Andrew Sullivan’s upset over WPS (Wilson-Plame Scandal). Finally.

After fighting it with every denial conversation he could come up with, he finally gets it:

It’s getting clearer. Valerie Plame was undercover and her outing was apparently deliberate and coordinated. If this pans out, it really is an outrageous piece of political malice. I may have misjudged this one at first, because I couldn’t quite see the motive behind it.

I’m still not totally clear, and it seems an extremely dumb and self-defeating tactic to me. But whatever the motive, if this is the nub of the story, the leakers need to be found, fired and prosecuted. I’ve written that before. But, listening to the Newshour testimony, my outrage level just went up a notch.

Now he’s got to come around on the bigger issue — it’s not just about leaking. It is a larger story of an administration that bullies those who raise questions. It is about a thuggish mentality that takes us back to the days of Nixon’s dirty tricks. It is about a government out of control and allergic to the truth.

The Discussion: 10 Comments

I’m not sure a truth-allergy-free government exists anywhere, which is why I’m a political cynic.

All the same, I may actually vote in the next election. For the first time ever. Probably for Donald Duck, as I’ve been threatening for years.


October 1, 2003 @ 10:48 am | Comment

Yeah, as I say, whenever you have government you have corruption, inevitably. It’s a matter of degree and complying with the checks and balances that make (made?) the US government one of the world’s least corrupt, especially considering its unbeliuevable wealth and power.

October 2, 2003 @ 12:43 am | Comment

Actually, Richard, it takes us back the the thuggish environment of the Clinton war-room and its treatment of inconvenient women. Except, it doesn’t. I still don’t see the evidence that this was a deliberate effort to punish Wilson.

October 2, 2003 @ 5:37 am | Comment

Conrad, I think we’ll have to agree to disagree on this one. Mark Kleiman (pro-Iraq war and very sane) has been following this for the past 11 weeks and has helped convince me it was malicious and illegal. Even Sullivan agrees with those two points.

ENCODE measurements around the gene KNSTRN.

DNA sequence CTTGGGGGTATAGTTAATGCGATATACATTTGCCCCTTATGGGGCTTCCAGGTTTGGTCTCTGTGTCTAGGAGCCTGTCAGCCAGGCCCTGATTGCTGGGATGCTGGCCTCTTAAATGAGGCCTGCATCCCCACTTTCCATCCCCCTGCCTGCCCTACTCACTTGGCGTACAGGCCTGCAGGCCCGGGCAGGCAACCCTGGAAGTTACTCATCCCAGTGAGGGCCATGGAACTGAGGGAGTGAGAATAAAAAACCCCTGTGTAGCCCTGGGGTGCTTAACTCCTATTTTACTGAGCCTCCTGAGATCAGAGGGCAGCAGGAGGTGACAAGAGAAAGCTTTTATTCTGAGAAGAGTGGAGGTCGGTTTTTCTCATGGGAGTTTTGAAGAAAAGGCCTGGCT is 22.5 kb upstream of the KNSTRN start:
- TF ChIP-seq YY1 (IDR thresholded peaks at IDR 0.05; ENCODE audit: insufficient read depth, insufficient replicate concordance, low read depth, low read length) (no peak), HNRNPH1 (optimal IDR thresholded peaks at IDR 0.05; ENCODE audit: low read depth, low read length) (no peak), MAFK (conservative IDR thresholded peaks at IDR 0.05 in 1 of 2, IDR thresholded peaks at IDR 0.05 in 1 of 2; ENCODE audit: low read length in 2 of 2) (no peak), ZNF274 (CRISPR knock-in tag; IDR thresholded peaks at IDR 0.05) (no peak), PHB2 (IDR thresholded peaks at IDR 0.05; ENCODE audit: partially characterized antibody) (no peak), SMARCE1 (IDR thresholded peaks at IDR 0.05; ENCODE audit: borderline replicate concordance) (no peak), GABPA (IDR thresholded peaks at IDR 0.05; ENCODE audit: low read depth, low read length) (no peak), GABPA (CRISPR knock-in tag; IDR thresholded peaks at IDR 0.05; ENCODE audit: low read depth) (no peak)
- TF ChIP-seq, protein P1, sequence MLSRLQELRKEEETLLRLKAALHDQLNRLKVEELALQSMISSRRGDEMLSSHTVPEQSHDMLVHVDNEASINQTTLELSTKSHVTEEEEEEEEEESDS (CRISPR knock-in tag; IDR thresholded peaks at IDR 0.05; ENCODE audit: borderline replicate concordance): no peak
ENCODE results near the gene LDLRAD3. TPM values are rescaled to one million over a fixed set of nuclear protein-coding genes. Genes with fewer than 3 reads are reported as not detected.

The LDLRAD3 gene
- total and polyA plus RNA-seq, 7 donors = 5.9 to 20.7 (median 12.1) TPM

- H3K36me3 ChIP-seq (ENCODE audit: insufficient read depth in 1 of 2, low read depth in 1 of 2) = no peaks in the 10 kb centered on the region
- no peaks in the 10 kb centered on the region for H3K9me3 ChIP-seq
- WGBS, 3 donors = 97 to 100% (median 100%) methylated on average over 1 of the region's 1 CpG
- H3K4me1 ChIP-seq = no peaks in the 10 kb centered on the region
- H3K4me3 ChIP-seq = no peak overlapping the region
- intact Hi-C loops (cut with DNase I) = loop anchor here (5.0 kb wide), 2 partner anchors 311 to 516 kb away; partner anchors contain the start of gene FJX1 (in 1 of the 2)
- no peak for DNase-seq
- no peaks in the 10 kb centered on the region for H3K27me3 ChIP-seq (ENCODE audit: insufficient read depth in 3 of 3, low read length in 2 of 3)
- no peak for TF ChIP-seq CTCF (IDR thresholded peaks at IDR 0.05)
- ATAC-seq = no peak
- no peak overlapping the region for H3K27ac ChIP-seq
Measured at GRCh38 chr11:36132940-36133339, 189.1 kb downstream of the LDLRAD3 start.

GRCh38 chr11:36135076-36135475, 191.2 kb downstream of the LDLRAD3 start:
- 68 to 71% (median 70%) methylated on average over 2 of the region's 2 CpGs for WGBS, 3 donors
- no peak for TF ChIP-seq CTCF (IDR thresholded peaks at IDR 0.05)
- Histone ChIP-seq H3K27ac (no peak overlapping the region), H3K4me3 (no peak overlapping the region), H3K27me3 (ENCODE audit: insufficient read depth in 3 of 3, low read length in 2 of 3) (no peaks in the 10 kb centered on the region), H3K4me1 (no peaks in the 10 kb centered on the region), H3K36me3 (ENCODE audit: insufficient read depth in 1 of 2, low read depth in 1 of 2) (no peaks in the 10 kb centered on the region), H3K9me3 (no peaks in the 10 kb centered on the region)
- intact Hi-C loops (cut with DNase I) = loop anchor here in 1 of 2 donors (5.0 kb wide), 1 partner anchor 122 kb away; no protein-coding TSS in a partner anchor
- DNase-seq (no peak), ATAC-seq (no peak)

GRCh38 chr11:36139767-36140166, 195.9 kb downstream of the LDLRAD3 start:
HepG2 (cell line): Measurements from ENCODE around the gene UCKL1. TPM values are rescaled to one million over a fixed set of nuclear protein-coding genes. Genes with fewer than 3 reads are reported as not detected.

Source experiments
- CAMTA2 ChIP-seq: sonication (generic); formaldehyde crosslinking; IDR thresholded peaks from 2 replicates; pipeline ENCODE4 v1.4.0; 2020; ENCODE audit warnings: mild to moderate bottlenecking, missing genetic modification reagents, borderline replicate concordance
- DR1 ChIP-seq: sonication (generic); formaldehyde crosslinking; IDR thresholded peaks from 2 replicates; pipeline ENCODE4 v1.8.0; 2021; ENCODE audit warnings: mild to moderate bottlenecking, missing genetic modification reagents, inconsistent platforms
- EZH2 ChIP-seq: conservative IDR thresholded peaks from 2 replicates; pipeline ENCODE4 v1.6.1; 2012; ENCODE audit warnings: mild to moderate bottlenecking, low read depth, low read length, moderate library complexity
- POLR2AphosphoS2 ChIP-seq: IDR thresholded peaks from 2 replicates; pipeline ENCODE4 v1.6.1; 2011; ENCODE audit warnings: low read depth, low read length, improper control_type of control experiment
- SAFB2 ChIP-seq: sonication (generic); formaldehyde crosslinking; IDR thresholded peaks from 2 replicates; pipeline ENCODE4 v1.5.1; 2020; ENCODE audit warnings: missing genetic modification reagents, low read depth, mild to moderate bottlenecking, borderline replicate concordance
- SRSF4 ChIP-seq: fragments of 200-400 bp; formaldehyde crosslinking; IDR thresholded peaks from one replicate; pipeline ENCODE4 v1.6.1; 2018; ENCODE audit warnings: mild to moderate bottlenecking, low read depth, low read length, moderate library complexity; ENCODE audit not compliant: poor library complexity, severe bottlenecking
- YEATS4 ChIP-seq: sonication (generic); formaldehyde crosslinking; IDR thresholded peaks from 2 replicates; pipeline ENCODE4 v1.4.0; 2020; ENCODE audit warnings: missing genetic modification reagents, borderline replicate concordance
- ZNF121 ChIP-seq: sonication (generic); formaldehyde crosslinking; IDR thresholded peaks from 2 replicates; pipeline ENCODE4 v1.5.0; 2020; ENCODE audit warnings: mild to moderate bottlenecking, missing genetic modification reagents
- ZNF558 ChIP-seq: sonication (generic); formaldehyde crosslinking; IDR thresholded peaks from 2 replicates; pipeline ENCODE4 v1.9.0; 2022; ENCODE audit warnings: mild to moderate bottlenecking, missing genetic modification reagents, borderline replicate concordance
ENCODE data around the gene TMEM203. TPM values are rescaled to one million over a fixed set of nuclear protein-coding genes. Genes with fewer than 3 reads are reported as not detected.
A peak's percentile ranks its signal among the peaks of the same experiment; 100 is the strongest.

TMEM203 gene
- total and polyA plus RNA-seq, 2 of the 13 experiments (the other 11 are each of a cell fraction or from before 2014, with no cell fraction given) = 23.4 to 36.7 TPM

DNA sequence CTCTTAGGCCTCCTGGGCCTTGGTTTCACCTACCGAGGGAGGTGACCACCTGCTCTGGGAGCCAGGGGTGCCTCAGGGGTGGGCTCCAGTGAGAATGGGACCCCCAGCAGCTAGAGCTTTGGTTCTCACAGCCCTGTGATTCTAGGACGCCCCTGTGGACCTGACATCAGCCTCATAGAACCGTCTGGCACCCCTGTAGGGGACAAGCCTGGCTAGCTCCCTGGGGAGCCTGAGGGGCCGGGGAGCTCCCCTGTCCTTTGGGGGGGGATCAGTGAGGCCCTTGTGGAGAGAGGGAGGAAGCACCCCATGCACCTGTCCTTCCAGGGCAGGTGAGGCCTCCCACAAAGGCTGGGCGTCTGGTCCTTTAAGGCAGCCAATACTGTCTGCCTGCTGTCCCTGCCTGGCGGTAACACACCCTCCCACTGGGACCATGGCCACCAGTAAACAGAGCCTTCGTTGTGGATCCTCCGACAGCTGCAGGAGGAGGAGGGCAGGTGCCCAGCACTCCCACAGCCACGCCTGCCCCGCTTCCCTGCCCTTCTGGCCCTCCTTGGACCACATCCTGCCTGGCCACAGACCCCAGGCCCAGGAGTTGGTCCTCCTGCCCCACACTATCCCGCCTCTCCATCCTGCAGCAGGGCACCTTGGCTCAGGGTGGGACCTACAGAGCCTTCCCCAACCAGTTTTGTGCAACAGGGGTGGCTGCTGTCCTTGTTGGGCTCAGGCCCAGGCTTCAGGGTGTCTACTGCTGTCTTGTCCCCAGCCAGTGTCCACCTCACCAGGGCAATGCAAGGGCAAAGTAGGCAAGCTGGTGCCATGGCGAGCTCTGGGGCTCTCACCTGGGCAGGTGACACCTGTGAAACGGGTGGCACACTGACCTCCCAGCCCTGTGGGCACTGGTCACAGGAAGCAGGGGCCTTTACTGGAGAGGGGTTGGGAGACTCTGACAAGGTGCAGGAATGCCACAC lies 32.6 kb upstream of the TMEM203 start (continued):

October 2, 2003 @ 7:04 am | Comment

Hmmm… being an incorrigible pussy-hound vs. lying and intimidating people over matters of national security.

Yep, I can sure see the parallel.

October 2, 2003 @ 12:23 pm | Comment

Sullivan is all over the map. I can’t figure out from one post to the next what the hell he thinks about this issue.

Kleiman, when not instructing others what to blog about, is seeing what he wants to see. Kleiman has always had a tendency to take an argument further than the evidence will support when it fits with his fondest dreams.

The evidence, so far, simply doesn’t support a charge of malicious retribution. I’m prepared to change my mind if confronted with actual facts, but its mostly speculation now. My best guess is that Novak asked aomeone (probably his source at the CIA) how the hell an anti-war loose cannon like Wilson got appointed to conduct the investigation. The CIA source gave Novak the info regarding Wilson’s wife — either out of carelessness or, more likely, to justify the obvious foul-up of sending Wilson. Novak then put that info to other sources at the White House and had it confirmed.